School-Year Support for Single Parents


by Elsa Kok Colopy

My daughter, Sam, and I were on our own for 12 years. During that time, my girl grew from a little girl to a teenager, and with each passing year, one thing remained consistent: back-to-school chaos. The first day of school would frazzle us both. Sam worried about her hair; I worried about her homework. She fretted about friends; I was anxious about potential latchkey drama. I'd lie awake at night envisioning Sam home alone with the microwave sparking, the toilet overflowing or kids descending on our place to hang from the faux chandeliers.

It never turned out quite as bad as I imagined, but it wasn't easy, either. How I longed for a mate to help navigate fifth-grade math and bullies on the playground! I would have appreciated help so I could be home after school or attend Sam's activities. But there was no mate, and if Sam was going to make it through her school years with good memories and a coveted diploma in hand, I had to come up with a plan.

My strategy began with talking to other single parents. What did they do when homework reminded them of past school failures? How did they handle after-school care? How did they manage to attend sporting events and choir concerts?

From there, I tapped into the wisdom and kindness of my circle of friends. I invited them to help cheer for Sam at her choir concerts — she loved seeing their smiling faces in the audience. I asked one friend to help Sam with computer issues. As an IT guy, he wasn't as prone as I was to kicking the computer in hopes that physical violence would hiccup it back to life.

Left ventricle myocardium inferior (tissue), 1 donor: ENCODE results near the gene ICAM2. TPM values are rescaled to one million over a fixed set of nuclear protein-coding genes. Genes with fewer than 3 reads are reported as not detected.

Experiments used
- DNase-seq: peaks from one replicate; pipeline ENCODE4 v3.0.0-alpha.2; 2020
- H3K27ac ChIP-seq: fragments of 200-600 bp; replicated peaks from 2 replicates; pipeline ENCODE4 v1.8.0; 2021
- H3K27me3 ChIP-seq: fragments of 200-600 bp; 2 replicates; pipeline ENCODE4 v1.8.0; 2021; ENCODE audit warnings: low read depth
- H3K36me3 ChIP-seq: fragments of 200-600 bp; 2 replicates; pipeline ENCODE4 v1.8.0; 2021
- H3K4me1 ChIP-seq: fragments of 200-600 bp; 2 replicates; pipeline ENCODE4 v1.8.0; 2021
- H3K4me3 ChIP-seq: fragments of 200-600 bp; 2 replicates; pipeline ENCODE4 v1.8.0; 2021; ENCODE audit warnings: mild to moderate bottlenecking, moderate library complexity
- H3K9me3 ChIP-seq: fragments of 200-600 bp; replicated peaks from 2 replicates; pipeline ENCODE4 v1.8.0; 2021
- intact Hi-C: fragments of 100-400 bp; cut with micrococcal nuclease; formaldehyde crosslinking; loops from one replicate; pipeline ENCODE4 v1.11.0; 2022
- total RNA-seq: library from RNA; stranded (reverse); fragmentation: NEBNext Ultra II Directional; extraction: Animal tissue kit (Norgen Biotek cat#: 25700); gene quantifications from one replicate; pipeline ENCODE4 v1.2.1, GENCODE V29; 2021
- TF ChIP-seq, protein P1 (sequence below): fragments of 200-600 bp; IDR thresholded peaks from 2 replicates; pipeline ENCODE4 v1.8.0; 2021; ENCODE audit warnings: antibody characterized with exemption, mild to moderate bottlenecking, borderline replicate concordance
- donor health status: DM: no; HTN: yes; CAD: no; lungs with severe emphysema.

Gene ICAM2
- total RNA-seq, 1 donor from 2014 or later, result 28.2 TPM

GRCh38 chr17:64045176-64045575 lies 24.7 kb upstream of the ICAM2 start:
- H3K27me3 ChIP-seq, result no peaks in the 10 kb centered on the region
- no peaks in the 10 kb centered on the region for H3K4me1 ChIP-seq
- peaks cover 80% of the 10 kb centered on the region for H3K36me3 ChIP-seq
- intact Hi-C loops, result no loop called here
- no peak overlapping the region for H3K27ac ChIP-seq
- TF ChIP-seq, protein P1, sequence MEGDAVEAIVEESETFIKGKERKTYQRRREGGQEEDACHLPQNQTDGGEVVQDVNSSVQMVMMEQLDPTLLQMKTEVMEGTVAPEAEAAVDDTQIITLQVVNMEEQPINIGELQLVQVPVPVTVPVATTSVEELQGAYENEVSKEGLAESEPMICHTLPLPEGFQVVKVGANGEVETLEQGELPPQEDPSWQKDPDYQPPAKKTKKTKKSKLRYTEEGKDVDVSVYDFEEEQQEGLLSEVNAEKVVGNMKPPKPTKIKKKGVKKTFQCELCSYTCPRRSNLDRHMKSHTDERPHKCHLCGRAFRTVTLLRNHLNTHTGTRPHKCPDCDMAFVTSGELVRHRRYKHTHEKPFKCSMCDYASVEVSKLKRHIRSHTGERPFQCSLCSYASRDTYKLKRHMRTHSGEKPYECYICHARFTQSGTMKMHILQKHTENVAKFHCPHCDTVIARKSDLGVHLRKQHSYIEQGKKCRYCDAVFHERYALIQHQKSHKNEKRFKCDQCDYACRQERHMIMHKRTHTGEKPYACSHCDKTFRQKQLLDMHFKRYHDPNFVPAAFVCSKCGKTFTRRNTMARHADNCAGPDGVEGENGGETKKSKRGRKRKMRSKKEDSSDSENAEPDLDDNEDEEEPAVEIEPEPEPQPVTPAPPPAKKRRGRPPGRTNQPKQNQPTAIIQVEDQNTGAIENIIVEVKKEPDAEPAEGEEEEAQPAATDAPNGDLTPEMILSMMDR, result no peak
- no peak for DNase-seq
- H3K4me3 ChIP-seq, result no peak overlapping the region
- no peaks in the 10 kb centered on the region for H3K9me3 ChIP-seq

I also leaned on my brother's family. They were an intact family, and spending time in their home gave Sam the opportunity to experience their interaction.

And how did I deal with those bullies on the playground? I learned to embrace my "mama bear" instincts, and with God's strength was able to confront those issues myself. I was pleasantly surprised to find that I handled them with more ability and grace than I thought I possessed.

Which brings me to my final strategy. I trusted God — and He came to my rescue. As a Father to the fatherless, He walked with Sam. He sustained me in my weariness and brought people to support me. He even gave me insight into math.

My daughter graduated this past spring. Sam received her diploma with a smile on her face and a contingent of cheerleaders in the stands. It's not been an easy journey, but with a few good strategies, a multitude of friends and the wisdom of counselors, we made it through.

Single Parent Tool Kit

Consider these stress-reducing tactics as you head into the new school year:

Toss pride. Don't be afraid to ask for help when homework hassles weigh you down. Ask friends or family members to lend a hand with assignments you don't understand. If a subject is particularly challenging, talk to the teacher about additional tutoring that might be available.

Join forces. Work with other single parents. Trade baby-sitting to cover for parent-teacher conferences or other school functions.

Find a good before- or after-school program. If you don't feel comfortable leaving your child at home alone, check with the school about quality programs. If finances are an issue, ask about scholarships.

Build relationships. Get involved with the men's or women's ministry at your local church. As you build friendships there, involve those friends in your child's life. Invite them to events and ask them to share their wisdom when your child needs it.

Lean on God. Bring your concerns to God and watch how He answers your prayers. Celebrate Him as He meets your needs.

This article first appeared in the September/October, 2010 issue of Thriving Family magazine and was originally titled "Back-to-School Together." Copyright © 2010 by Elsa Kok Colopy. Used by permission.


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